Bob Dylan’s Triumphant Fourth Act Continues with “Tempest”.

First came the troubled and wondrously angry young man of the 1960s. Then there was the older and wiser and all too wounded solitary figure of the 70s. Then, even more remarkably, he re-emerged for a third incarnation with Oh Mercy in 89 and then with Time Out Of Mind.

And if that weren’t enough, he burst forth for a fourth time, back on to the scene and into relevance in the 00s with an explosion of activity.

Four albums (so far) with Love and Theft (01), Modern Times (06), Together Through Life (09) and now Tempest. The extraordinarily candid Chronicles Volume One (04).  Scorsese’s documentary. And of course the peerless Theme Time Radio Hours (see here for earlier review).

If you want to understand where his latest album Tempest is coming from, and how he arrived at it, you need to go back to Chronicles and its fourth chapter on “Oh Mercy”.

It had never occurred to me that, by the 1980s, Dylan might have been every bit as disappointed with what he’d been doing with himself for the previous fifteen years or so as his legion of fans were. Nobody, it transpires, was quite as disillusioned with the path that he’d chosen to go down than he himself was.

“There was a missing person inside of myself and I needed to find him.”

He says at the beginning of the chapter and we don’t so much as follow him as he recalls where he was then. Rather we’re there with him, in real time, as he burrows deep inside in the hope of discovering the source of his turmoil.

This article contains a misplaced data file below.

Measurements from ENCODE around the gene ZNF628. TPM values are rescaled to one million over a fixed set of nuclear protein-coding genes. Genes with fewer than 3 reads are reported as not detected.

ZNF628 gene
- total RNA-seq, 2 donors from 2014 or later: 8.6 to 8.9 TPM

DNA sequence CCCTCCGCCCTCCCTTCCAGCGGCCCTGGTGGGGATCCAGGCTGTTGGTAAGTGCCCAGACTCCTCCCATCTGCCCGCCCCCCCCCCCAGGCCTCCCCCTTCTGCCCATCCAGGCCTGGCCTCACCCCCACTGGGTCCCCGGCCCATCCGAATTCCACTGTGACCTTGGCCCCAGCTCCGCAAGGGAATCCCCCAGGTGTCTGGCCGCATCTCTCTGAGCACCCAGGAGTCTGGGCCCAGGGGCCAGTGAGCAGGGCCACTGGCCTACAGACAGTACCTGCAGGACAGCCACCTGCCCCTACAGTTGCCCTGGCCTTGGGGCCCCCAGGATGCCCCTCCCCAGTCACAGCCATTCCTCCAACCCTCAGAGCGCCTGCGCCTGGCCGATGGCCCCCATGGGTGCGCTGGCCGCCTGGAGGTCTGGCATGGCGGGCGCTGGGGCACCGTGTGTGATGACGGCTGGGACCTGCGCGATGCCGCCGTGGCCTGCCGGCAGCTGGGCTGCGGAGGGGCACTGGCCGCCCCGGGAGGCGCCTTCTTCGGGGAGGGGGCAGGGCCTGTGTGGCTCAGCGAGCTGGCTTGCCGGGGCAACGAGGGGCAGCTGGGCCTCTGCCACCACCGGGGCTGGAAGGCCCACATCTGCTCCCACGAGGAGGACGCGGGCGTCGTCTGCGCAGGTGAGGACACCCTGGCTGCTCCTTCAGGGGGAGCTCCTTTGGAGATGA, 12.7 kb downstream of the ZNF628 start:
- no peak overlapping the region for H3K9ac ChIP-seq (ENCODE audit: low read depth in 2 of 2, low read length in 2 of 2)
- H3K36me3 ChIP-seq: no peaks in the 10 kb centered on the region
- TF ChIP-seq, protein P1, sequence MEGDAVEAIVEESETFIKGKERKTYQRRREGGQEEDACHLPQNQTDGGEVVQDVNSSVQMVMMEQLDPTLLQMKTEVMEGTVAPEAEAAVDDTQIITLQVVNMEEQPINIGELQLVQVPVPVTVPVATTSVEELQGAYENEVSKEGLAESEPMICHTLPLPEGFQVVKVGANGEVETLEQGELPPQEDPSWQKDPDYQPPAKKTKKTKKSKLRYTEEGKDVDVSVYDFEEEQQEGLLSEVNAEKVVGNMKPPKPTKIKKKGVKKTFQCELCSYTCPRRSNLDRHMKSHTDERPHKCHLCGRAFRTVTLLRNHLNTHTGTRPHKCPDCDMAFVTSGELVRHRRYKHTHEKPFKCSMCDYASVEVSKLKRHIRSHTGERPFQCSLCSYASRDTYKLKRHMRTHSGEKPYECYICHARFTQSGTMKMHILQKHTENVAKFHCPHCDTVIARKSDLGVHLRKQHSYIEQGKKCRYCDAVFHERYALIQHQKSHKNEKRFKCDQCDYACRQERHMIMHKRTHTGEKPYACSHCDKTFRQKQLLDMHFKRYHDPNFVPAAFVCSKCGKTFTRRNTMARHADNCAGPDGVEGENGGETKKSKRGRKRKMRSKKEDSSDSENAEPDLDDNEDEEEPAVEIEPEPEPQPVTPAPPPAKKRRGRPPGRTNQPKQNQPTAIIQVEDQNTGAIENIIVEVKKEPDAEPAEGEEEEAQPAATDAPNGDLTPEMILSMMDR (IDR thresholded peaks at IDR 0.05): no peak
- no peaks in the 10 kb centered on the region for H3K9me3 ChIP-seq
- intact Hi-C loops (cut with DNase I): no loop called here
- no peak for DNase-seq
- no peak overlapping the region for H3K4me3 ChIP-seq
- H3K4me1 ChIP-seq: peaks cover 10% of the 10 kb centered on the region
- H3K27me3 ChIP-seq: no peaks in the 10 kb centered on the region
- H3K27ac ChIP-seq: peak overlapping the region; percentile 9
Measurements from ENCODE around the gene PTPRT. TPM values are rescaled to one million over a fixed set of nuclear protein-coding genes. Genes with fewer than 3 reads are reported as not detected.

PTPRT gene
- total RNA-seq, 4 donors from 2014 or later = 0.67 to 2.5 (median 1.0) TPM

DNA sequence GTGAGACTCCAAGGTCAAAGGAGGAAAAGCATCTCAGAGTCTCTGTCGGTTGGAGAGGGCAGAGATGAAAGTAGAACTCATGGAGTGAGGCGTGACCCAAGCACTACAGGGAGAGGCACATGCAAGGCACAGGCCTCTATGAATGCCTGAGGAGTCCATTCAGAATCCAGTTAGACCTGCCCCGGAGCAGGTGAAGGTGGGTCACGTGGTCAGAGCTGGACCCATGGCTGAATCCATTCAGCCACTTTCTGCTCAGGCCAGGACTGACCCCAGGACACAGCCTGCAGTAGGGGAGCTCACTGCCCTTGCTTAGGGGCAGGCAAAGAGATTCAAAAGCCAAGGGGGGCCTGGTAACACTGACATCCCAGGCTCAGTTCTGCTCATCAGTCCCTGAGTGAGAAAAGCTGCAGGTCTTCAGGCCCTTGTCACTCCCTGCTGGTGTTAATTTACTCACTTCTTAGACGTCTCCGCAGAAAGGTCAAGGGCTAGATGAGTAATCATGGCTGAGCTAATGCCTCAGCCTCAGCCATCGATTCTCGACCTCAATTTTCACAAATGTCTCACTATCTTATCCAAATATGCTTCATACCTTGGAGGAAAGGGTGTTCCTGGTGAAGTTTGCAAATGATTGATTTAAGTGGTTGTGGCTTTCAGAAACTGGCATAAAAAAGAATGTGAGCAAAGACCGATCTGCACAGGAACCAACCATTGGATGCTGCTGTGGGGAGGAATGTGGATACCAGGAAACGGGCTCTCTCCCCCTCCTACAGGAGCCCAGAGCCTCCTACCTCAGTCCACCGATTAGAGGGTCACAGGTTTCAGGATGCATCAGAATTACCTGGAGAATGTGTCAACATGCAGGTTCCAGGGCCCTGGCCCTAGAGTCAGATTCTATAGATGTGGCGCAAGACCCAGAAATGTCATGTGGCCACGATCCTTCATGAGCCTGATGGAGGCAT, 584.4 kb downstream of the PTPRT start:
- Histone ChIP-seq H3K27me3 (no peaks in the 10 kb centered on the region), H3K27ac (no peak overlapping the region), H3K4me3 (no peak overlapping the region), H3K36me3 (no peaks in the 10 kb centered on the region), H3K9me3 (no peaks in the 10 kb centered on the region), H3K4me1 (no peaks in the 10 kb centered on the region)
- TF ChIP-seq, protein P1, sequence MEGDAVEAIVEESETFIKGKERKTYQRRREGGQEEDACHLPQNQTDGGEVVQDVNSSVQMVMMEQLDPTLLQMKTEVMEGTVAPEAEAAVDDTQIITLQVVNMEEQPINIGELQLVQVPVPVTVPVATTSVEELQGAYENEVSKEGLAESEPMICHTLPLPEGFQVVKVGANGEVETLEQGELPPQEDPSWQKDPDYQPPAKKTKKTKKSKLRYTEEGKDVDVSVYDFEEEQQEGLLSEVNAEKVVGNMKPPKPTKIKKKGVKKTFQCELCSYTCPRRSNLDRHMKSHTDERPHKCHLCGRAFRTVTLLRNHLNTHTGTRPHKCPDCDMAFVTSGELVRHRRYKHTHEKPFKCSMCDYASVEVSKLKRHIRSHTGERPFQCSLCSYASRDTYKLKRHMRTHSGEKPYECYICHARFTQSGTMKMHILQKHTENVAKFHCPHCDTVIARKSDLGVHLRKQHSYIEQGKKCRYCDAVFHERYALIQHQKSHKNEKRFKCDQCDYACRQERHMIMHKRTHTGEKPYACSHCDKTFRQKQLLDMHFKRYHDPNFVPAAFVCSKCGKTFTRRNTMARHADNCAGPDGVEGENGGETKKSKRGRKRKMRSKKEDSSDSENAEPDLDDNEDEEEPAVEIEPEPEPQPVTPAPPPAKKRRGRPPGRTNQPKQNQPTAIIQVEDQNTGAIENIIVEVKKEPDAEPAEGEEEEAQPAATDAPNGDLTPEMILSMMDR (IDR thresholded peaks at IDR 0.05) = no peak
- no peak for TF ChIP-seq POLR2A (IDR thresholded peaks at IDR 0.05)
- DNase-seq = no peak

” I felt done for, an empty burned-out wreck…  I’m a ’60s troubadour, a folk-rock relic, a wordsmith from bygone days… in the bottomless pit of cultural oblivion. I was what they called over the hill.”

Until all of a sudden, out of absolutely nowhere, he stumbles into a jazz joint and has one of those near-mythical, Joycean epiphanies. And to his astonishment, where he needs to be going, musically, and what he needs to do to get there are gloriously and crystal clear. And he begins the journey out of his self-sculpted Stygian gloom and back into the light.

“I had a gut feeling that I had created a new genre, a style that didn’t exist as of yet and one that would be entirely my own.”

It would take him years to get there, that much was clear.

“I wished I was at least twenty years younger, wished that I had just dropped on the scene all over again.”

But for the first time in years, he was palpably excited.

“I was anticipating the spring, looking forward to stepping out on the stage where I’d be entirely at once author, actor, prompter, stage manager, audience and critic combined. That would be different.”

In retrospect, the next couple of albums, Oh Mercy and Time Out Of Mind were not so much the result of that new approach as they were stations on the way.

It was only with the current batch that that destination had truly been arrived at. And Tempest is the latest, and therefore the best example of where that was.

There’s a fascinating interview he gives with Mikal Gilmore in the September issue of Rolling Stone. You can get a taster of what’s in it here.

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